Grab advances break-even timeline on boost from cost cuts, strong demand

Grab advances break-even timeline on boost from cost cuts, strong demand

Grab Holdings, the prominent Southeast Asian internet company, has revised its outlook, predicting a reduced operating loss for the current year and advancing its timeline for achieving profitability. The company’s strategic shift, along with recent workforce reductions, is contributing to these positive projections, bolstered by robust demand for its food delivery and ride-sharing services.

In the latest quarter, Grab delivered results that exceeded expectations, resulting in a 9% surge in its US-listed shares. The company now anticipates breaking even on an adjusted core earnings basis in the current quarter, ahead of its initial target set for the fourth quarter. This development comes in conjunction with an estimated $80 million in annualized cost savings stemming from the recent changes, including workforce layoffs.

Grab’s ongoing restructuring initiative aims to curtail expenses, involving measures such as trimming its cloud-related costs and refining consumer and worker incentives. The company recently streamlined its workforce by reducing around 1,000 positions, equating to roughly 11% of its workforce. This marked its most substantial round of layoffs since early 2020, when the pandemic commenced.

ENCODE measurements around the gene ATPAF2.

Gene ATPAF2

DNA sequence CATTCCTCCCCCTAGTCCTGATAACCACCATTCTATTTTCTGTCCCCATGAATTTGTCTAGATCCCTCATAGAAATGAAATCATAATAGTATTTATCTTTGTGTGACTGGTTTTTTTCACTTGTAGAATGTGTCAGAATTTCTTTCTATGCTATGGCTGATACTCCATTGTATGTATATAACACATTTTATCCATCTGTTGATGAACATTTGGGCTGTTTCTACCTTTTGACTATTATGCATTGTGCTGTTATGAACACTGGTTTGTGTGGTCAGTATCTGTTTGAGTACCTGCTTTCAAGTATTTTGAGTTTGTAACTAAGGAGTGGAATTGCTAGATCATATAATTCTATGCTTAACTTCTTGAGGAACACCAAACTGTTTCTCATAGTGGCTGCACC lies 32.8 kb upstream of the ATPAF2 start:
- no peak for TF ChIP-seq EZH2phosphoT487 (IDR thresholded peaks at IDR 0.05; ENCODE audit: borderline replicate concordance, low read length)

The company’s adjusted loss before interest, taxes, depreciation, and amortization is now expected to fall between $30 million and $40 million, a significant improvement from its previous projection of $195 million to $235 million.

“Whilst we’ve been optimizing our bottom line, we’re also ensuring that we can sustain business growth,” commented Grab CFO Peter Oey in an interview. He further emphasized the potential in the mobility sector, noting that pre-Covid operational levels are still a target.

For the quarter concluded on June 30, Grab reported a remarkable 77% surge in revenue to $567 million, surpassing analysts’ consensus estimate of $546.1 million, according to Refinitiv data. Sales from its food delivery segment, the largest arm of its operations, more than doubled, while its ride-sharing business witnessed a 29% growth. However, delivery sales slightly missed Refinitiv’s estimates.

The company also acknowledged a $50 million charge primarily attributed to the June layoffs. On an adjusted basis, Grab’s loss per share was 3 cents, outperforming the estimated 5 cents.

This shift in strategy coupled with robust financial performance indicates that Grab’s multifaceted approach to adapting to market conditions and optimizing its operations is steering the company toward a more promising future.

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